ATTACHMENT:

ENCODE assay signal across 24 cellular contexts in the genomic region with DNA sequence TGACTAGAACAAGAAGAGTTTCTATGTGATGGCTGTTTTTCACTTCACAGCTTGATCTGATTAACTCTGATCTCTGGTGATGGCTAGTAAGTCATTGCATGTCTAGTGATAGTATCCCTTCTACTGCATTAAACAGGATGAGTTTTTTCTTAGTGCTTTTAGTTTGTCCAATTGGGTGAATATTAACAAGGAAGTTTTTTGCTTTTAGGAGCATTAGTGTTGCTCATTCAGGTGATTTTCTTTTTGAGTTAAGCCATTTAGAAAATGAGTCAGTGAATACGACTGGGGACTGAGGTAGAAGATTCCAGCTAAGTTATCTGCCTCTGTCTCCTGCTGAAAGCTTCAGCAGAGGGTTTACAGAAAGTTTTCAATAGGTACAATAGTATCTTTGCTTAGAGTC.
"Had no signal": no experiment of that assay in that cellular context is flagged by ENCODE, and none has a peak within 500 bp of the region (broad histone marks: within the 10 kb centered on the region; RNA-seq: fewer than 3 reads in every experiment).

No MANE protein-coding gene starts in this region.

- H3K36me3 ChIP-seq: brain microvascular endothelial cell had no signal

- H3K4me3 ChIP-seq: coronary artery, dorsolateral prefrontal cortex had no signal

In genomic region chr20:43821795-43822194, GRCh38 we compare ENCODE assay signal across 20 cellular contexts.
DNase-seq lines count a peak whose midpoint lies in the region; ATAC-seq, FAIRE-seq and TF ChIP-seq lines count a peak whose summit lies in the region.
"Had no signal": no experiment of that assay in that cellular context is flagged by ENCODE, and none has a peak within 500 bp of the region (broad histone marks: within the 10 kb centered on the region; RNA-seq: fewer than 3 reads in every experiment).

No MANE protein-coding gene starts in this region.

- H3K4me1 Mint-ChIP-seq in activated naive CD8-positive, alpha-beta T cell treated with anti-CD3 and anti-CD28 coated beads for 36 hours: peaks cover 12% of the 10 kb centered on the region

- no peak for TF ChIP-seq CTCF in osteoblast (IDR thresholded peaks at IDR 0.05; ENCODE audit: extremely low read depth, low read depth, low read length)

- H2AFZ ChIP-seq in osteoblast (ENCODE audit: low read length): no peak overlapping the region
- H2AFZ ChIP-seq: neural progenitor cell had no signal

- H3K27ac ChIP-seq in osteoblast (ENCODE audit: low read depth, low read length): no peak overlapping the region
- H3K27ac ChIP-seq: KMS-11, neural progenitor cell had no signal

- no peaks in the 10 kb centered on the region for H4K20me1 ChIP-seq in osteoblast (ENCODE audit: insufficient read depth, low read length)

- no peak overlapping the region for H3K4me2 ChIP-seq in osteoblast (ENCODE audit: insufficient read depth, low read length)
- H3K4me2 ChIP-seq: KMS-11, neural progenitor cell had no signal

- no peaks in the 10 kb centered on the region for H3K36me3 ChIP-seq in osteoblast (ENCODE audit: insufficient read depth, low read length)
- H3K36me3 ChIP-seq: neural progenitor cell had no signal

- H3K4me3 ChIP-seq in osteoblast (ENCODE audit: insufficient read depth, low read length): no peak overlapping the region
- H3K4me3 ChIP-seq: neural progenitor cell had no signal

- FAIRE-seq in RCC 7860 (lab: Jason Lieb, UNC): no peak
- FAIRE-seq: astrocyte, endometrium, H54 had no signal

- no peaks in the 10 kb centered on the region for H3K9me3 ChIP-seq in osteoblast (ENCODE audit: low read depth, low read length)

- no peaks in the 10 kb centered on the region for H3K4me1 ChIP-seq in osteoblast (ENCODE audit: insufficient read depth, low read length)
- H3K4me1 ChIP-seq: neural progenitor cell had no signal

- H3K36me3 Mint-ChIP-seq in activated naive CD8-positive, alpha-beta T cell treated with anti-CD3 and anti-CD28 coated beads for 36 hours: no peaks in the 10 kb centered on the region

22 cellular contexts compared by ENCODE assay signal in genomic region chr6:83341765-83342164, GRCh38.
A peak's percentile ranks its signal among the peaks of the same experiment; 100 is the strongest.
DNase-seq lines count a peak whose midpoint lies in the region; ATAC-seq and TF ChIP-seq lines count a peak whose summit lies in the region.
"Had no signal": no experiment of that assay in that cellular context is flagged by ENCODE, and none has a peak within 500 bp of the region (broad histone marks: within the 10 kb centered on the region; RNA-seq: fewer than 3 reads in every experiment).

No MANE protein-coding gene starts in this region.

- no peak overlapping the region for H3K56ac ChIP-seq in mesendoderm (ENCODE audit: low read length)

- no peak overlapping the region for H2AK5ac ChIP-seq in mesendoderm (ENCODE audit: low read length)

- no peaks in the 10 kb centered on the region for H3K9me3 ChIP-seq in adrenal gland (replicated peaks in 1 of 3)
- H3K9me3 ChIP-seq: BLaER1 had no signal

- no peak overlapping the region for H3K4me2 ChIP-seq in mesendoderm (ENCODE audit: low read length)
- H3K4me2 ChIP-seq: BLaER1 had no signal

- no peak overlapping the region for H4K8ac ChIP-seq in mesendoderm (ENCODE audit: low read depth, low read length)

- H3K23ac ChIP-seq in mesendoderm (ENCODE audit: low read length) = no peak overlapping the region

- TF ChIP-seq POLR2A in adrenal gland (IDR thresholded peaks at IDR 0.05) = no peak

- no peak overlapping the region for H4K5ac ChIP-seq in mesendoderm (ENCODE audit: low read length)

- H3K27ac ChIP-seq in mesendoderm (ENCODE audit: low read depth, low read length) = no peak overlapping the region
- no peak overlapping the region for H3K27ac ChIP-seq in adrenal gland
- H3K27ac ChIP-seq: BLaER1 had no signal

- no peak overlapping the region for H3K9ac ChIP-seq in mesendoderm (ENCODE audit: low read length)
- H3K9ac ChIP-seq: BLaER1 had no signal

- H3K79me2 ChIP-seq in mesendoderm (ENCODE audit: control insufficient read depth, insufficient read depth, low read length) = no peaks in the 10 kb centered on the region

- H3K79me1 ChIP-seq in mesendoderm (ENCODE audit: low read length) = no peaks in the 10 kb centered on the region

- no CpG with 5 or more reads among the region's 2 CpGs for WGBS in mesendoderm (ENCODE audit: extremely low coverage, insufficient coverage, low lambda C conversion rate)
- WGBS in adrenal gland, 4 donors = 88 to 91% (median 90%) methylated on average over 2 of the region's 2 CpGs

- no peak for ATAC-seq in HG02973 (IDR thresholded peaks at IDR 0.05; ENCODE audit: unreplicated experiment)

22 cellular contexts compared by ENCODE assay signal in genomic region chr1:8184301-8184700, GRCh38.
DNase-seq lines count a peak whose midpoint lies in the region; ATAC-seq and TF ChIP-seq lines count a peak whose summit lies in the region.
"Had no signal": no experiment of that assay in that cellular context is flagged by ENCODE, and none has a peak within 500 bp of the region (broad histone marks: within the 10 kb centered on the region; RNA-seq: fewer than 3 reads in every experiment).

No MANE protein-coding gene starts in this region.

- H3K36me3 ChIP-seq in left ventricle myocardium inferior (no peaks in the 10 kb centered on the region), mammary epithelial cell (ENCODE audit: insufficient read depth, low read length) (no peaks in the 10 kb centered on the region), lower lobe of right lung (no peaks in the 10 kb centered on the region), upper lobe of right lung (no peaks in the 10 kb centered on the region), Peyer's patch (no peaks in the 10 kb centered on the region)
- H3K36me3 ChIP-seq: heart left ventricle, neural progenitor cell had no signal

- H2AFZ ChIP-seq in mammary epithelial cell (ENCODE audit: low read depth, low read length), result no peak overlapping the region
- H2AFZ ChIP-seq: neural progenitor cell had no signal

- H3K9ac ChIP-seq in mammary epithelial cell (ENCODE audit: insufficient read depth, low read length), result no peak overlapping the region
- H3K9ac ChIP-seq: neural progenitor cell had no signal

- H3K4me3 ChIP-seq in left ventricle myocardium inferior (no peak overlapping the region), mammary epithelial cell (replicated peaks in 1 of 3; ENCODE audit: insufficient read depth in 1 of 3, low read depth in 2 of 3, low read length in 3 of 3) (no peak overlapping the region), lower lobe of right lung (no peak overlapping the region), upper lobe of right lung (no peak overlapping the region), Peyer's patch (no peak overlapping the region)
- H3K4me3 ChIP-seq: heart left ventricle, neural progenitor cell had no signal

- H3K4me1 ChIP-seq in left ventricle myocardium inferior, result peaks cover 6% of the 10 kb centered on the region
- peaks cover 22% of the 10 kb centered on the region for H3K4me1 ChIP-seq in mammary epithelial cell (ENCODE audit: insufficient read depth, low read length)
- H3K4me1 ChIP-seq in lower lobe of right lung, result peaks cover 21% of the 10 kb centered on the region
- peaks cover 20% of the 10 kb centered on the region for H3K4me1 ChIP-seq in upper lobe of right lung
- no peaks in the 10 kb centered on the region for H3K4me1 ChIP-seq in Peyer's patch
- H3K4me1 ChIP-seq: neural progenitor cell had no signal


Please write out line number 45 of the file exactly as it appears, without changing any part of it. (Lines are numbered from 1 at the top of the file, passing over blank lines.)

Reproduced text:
- no peak overlapping the region for H3K27ac ChIP-seq in adrenal gland